Bowman: That's a really interesting point because in a recent meta-analysis of all of the previous large trials, a similar signal is noted. I don't think we can really explain it. One should have caution when you start dissecting the data, because statistically the play of chance happens. It's possible to get signals that may not be as statistically robust. It's very interesting that it was in the same direction as other studies have suggested. I really don't know what to make of it, but in the context of there not being a clear effect on nonfatal events, then it's unlikely that it's a significant improvement in fatal events.
Walton-Shirley: There are ongoing trials: VITAL, with a 1-g dose and then REDUCE-IT, with a 4-g prescription in patients with high triglycerides. Do you have any predictions regarding the outcome of those trials?
Bowman: Yes. They're very interesting studies. VITAL is going to be fascinating; it's a huge study that will contribute enormously to the low-dose story. If I had to put my money on it, I would think that it's unlikely to be beneficial in that trial. However, the high-dose situation is different. We know that at the 1-g dose (as we studied), the effects on lipids are minimal, if anything. Whereas with the higher doses, the 2- to 4-g doses, certainly we see effects on triglycerides. Indeed, we use these products for the treatment of patients with severe hypertriglyceridemia.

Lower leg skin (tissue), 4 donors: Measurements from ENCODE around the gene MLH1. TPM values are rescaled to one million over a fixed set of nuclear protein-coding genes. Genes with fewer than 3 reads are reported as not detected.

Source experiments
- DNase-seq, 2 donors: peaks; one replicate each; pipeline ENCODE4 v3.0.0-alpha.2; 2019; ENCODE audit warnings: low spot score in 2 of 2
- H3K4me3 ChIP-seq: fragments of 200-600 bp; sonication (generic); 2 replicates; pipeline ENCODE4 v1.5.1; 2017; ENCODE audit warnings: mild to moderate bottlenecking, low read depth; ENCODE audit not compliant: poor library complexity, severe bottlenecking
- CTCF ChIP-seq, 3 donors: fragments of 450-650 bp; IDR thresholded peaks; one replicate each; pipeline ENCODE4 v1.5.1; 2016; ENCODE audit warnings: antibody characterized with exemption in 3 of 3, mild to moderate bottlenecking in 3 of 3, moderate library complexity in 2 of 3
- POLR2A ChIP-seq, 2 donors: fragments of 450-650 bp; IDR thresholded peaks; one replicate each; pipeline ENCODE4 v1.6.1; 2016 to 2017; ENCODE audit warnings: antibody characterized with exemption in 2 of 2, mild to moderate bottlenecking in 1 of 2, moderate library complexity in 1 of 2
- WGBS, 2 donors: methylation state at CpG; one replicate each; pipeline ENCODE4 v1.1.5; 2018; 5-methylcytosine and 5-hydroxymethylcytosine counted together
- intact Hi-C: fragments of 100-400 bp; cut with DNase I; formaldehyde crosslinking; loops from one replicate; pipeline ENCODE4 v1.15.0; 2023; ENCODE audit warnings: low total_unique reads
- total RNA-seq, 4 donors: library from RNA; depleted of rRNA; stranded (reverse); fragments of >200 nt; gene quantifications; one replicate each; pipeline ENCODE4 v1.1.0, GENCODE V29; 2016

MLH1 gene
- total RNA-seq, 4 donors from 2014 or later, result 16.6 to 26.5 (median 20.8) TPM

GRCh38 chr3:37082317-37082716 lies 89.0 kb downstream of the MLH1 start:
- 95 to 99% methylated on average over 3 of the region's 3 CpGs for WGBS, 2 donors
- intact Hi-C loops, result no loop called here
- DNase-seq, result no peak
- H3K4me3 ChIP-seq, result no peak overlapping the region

I think it will be really interesting to see what those higher-dose trials show when they report in a few years' time. I'm more optimistic for those trials although it's still difficult to say.
Walton-Shirley: According to the National Health Interview Survey, 18.8 million US adults took fish oils in 2012. The world spends about $31 billion annually on fish oil products. Do you think pharmacists have some responsibility towards unstocking their shelves of these products?
Bowman: That's a really good question because they are everywhere, aren't they? We see them on the shelves of supermarkets and in pharmacies and, indeed, in shops set up just for the sale of supplements of various types. Yet, most of these products do not have clear evidence to support their use.
My anxiety as a clinician is that patients and the public are very interested in these supplements and may take them in preference to taking well-proven prescribed therapies such as statins or antihypertensives. I think there is a responsibility to make sure that the priority is given to those treatments that have clear evidence. If pharmacists can help us with that, that would be fantastic.
Walton-Shirley: I could not agree more. We appreciate you and your colleagues' work. I think yesterday was the first time in my history of attending press conferences that the entire slate of presenters was from one center. That speaks volumes. Thank you for joining us on theheart.org | Medscape Cardiology.
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Cite this: Fish Oils Off the Menu for People With Diabetes - Medscape - Aug 29, 2018.